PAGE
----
Certain legal principles compel us to reverse. The first is stated in Sola Basic Industries, Inc. v. United States Fidelity & Guar. Co., 90 Wis. 2d 641, 280 N.W.2d 211 (1979). The supreme court wrote:

To determine whether an insurer is obligated to assume the defense of a third-party suit, it is necessary to determine whether the complaint alleges facts which, if proven, would give rise to liability covered under the terms and conditions of the policy.

Id. at 646, 280 N.W.2d at 213. We have examined the allegations in Catterall's complaints filed with DILHR. Nowhere does she relate any statements alleging defamation. In fact, the complaints are devoid *747 of any statements that could be considered an allegation of defamation. This is understandable because she was not seeking damages for defamation of her character. She was seeking reinstatement of her job, back wages and a halt to Nichols' discrimination practices. Sola Basic teaches that the obligation to defend is to be determined by the allegations in the complaint. Since the sexual harassment complaints made no defamatory allegations, a basic tenet of Sola Basic is missing.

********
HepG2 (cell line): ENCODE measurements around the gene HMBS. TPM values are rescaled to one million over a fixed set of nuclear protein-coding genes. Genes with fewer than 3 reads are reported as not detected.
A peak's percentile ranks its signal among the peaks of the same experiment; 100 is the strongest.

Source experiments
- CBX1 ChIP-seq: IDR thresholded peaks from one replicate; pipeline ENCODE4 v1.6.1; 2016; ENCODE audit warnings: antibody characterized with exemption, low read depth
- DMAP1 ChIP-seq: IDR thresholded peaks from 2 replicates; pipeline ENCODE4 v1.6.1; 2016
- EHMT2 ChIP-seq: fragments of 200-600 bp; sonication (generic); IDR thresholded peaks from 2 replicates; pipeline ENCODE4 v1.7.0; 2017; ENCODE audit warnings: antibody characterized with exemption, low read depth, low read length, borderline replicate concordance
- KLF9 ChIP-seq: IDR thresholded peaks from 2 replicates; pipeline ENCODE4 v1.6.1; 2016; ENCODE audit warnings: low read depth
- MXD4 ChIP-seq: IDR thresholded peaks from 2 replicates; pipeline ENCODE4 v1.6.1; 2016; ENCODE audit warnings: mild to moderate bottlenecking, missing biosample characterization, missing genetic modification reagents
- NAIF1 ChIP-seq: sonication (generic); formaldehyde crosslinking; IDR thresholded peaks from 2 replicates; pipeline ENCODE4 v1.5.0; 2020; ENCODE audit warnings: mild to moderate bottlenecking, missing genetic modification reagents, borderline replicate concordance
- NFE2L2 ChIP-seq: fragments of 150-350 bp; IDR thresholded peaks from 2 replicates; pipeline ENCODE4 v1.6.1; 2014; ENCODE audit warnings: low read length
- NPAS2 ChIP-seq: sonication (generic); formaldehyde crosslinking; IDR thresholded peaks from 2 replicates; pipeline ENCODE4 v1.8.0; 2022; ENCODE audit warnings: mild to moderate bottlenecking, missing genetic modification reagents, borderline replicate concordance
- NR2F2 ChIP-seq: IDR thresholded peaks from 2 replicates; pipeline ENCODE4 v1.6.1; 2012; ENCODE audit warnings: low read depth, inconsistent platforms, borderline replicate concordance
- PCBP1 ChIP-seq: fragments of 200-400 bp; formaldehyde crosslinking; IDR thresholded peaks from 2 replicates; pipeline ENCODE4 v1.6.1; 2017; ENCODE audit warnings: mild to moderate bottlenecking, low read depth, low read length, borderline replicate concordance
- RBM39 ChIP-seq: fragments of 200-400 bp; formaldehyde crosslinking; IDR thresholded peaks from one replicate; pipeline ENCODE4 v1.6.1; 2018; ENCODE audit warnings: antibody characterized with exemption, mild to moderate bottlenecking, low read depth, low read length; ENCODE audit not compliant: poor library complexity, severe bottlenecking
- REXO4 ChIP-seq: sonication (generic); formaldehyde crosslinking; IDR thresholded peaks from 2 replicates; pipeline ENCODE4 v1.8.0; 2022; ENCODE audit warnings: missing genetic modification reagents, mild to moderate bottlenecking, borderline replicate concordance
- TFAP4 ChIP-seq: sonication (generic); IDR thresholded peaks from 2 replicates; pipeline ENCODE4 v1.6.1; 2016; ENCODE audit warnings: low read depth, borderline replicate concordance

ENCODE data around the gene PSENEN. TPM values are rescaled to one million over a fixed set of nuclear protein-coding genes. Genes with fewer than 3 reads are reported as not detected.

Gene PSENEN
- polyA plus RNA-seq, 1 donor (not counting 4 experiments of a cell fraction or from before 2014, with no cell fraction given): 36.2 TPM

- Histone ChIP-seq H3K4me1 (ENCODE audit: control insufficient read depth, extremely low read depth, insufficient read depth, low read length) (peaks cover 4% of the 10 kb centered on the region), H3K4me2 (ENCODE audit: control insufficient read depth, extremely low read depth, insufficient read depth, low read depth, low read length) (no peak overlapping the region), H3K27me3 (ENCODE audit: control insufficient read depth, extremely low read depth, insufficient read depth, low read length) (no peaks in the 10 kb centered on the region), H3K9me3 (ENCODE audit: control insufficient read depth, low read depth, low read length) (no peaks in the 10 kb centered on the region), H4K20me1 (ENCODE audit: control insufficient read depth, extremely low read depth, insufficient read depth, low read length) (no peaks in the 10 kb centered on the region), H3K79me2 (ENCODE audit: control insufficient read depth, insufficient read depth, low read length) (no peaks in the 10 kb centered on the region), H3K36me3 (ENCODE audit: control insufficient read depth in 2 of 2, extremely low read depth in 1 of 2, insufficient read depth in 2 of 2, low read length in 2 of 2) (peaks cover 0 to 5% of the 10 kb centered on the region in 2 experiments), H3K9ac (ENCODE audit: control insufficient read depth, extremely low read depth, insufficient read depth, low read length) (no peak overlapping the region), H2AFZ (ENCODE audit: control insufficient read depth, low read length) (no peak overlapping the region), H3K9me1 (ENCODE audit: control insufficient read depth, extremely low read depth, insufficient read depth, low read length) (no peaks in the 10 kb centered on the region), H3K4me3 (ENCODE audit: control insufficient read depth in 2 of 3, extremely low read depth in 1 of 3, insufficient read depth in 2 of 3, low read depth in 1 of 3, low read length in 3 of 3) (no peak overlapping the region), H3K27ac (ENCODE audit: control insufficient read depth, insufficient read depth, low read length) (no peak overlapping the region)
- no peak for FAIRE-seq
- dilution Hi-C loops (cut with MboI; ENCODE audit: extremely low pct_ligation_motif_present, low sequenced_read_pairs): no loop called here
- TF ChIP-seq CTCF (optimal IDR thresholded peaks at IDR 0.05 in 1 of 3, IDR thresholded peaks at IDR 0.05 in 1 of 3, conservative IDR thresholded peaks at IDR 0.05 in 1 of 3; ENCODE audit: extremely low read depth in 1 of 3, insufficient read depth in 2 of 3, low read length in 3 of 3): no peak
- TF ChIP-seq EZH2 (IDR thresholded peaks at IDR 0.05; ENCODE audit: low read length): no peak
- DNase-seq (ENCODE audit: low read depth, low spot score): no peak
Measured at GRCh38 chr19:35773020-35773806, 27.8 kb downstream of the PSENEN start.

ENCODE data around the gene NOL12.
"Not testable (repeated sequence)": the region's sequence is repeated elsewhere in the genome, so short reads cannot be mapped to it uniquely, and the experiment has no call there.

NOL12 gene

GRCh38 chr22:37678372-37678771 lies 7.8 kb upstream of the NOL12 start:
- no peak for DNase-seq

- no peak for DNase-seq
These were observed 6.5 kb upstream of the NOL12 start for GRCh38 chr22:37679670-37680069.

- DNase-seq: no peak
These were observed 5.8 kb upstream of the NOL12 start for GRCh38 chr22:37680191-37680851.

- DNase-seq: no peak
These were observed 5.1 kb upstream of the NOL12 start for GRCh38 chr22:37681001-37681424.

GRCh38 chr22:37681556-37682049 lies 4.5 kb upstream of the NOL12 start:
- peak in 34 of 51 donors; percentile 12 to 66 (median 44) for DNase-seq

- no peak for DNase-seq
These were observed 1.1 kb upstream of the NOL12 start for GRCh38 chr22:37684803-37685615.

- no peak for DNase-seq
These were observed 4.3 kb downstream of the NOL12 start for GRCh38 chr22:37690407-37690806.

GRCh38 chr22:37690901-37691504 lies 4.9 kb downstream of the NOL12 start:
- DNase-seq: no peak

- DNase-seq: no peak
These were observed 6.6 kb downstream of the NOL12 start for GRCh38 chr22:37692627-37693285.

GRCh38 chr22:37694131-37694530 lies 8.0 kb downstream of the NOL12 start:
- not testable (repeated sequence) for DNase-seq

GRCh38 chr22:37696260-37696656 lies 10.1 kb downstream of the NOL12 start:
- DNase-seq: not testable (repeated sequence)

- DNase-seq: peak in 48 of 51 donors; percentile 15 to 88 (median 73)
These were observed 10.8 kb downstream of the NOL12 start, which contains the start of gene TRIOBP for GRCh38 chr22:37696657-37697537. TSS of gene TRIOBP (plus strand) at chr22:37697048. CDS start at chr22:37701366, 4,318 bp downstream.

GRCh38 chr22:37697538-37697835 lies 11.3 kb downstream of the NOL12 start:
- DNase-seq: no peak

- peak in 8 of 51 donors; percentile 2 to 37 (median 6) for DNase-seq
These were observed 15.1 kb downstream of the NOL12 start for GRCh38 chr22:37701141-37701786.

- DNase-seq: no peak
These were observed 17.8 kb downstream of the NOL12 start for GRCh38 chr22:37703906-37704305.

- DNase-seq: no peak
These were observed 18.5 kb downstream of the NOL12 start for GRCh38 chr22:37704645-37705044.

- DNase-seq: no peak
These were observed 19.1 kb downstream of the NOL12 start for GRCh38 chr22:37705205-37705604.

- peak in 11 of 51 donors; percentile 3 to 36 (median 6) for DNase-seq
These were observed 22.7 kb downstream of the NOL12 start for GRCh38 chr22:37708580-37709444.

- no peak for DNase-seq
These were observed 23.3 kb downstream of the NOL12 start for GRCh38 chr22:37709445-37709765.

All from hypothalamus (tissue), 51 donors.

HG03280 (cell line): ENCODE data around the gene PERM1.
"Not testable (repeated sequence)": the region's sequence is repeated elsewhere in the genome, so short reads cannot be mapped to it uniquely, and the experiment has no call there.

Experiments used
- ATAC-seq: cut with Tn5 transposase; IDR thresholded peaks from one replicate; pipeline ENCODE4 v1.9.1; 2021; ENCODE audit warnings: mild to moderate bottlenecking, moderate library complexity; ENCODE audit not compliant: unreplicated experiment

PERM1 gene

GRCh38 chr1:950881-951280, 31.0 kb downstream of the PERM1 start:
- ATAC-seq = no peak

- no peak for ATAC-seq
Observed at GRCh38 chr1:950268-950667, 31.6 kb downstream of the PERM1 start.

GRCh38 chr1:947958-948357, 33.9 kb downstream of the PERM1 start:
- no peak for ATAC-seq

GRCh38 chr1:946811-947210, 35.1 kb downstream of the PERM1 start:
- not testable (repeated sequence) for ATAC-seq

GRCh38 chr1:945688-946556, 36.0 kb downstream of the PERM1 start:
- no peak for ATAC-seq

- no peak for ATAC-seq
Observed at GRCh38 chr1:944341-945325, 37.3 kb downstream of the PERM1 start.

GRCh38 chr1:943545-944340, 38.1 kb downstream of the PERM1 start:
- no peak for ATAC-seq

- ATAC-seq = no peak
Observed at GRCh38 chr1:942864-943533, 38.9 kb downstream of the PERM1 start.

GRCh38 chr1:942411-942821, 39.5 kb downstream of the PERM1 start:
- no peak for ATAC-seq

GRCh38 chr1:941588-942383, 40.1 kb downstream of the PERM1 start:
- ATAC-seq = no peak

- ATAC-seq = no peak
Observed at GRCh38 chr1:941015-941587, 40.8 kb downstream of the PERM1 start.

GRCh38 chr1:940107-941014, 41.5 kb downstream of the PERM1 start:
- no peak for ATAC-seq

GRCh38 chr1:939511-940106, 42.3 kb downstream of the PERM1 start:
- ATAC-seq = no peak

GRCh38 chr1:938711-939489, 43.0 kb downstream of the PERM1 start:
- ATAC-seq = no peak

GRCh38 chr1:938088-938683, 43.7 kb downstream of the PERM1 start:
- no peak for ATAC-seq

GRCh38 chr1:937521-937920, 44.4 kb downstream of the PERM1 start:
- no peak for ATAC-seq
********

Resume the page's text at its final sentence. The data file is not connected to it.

[2, 3]

A corollary principle also compels reversal. The supreme court in Grieb v. Citizens Casualty Co., 33 Wis. 2d 552, 148 N.W.2d 103 (1967), stated:

[T]he insurer is under an obligation to defend only if it could be held bound to indemnify the insured, assuming that the injured person proved the allegations of the complaint, regardless of the actual outcome of the case.

Id. at 558, 148 N.W.2d at 106. No compensatory relief for defamation is available to an employee in a sexual harassment action. Remedies for violations of the Fair Employment Act are statutory and are exclusively available through DILHR proceedings. Bachand v. Connecticut General Life Ins. Co., 101 Wis. 2d 617, 623-24, 305 N.W.2d 149, 152 (Ct. App. 1981). The supreme court has held that damages for harm to reputation are not available from either a DILHR proceeding or through a private cause of action for violations of the Fair Employment Act. Yanta v. Montgomery Ward & Co., Inc., 66 Wis. 2d 53, 62-63, 224 N.W.2d 389, 394 (1974); see also Bachand, 101 Wis. 2d at 629, 305 N.W.2d at 154.